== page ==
A Little (Empowering) Summer Reading

I have been meaning to post about a couple of excellent books that I read this summer, but, as you may have noticed, I have been particularly lax about posting lately. This morning I read Maureen Daly Coggins' essay,
Threads of Feeling: Embroidering Craftivism to Protest the Disappearances and Death in the "War on Drugs" in Mexico and was reminded about a couple of great books that I would like to share with you.

But first, the essay. It's quite an academic read, but well worth plowing through the occasional unfamiliar terms (heteroglossic?). It's about the movement in Mexico to stitch handkerchiefs with the names of the dead and missing - over 150,000 up to this point. People of all social and economic stratas have come together to create something positive and healing in the midst of fear and grief. I wasn't aware of the extent of the human toll caused by the drug wars, and after reading some of the stats felt yet more despair for the world. But the author's focus is on the positive, hopeful, life-affirming power of stitching and making. So, I would highly recommend reading the article - it's just twelve pages, not a light read, but a very worthwhile one.
As it happens, Coggins makes several references to David Gauntlett's Making is Connecting: The Social Meaning of Creativity, From DIY and Knitting to the YouTube and Web 2.0. This book seems to be quite the hot number these days - I have seen it referenced all over the place. Although Gauntlett is an academic, his writing is very accessible and the ideas he communicates are important, and most relevant to us as bloggers and makers. I got the book through an inter-library loan, but it is available through the usual mail order sources.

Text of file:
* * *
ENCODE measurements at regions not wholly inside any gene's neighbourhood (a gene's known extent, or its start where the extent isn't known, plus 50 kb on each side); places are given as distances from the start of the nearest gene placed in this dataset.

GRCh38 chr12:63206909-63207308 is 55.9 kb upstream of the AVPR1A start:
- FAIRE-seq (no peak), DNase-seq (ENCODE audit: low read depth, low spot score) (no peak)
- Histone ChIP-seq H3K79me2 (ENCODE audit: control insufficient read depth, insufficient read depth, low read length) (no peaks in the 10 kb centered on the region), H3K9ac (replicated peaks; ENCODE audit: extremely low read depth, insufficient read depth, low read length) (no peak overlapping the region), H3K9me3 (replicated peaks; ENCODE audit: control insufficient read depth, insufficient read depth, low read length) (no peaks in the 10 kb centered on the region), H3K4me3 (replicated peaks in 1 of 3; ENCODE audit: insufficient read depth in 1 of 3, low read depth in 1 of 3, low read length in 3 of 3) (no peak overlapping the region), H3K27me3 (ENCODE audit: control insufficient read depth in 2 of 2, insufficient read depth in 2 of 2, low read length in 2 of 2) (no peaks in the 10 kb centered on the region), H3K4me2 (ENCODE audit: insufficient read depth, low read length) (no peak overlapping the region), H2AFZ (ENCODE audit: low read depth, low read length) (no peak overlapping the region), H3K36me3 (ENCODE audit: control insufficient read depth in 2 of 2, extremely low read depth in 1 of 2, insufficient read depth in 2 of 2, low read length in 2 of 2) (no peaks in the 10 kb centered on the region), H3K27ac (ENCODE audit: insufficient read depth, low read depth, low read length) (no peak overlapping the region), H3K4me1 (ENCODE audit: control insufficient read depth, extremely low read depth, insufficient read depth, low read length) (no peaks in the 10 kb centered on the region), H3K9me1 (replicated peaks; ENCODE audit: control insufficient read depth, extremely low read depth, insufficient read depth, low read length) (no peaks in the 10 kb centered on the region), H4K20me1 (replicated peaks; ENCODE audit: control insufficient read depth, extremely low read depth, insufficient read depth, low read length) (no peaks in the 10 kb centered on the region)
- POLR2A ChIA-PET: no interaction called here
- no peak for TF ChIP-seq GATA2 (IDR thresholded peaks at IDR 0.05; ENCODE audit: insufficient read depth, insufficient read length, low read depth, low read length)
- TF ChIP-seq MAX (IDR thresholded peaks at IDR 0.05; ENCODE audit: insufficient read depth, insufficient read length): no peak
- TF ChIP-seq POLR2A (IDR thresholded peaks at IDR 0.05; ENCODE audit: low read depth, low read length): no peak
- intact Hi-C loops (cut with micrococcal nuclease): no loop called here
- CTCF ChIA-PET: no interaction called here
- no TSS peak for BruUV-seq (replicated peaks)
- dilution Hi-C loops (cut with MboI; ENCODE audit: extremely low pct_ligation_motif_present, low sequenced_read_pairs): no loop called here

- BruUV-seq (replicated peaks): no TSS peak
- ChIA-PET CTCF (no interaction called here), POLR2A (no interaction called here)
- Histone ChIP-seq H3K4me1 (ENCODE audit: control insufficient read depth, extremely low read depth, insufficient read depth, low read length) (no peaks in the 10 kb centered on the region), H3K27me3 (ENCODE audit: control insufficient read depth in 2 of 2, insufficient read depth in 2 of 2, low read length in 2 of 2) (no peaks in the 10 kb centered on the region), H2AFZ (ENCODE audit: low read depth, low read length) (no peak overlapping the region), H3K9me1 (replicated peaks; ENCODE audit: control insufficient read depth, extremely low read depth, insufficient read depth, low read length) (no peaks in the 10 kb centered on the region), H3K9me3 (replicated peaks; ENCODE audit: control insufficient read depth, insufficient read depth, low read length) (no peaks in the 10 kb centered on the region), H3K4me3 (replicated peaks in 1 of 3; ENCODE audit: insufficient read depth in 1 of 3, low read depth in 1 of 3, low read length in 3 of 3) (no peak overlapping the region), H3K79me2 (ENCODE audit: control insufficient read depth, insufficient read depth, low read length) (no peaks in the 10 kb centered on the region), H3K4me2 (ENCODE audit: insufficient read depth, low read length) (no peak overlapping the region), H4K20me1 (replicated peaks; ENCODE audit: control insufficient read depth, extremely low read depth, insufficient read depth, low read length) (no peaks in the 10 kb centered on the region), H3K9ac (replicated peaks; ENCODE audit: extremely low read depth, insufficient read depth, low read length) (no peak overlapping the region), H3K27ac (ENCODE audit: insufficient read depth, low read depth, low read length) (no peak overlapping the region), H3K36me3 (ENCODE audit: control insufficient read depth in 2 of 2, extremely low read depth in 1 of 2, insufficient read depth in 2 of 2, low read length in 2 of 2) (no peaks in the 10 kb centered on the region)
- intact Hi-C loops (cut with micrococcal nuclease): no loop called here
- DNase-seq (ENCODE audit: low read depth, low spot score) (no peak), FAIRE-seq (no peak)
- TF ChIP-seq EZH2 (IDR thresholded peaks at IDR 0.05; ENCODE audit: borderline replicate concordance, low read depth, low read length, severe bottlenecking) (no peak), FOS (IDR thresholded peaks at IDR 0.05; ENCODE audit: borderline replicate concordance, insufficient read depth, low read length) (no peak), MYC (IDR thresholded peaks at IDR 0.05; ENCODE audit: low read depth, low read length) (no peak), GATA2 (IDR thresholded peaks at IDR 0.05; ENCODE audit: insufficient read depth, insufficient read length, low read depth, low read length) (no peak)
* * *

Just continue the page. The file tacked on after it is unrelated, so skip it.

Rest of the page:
One of the writers that referenced Gauntlett is my fellow Gabriolan, ethnographer Phillip Vannini, whose book Off the Grid: Re-assembling Domestic Life is fantastic in so many ways. It's also a movie, and a website, but most importantly for me was an introduction to the concept of "Doing It With" rather than "Doing It Yourself". The acronym DIW threw me off for a bit until I figured it out, but Vannini, like Gauntlett, explores the phenomenon of how the internet allows us to connect with others, all over the world, to share ideas and methods of doing things that are creative, innovative and out of the main stream,


  1. Thanks for these references. Very interested in these topics. I enjoy reading your blog too!

  2. Connecting with other artists from all around the world is magic, I love this 21st C world!


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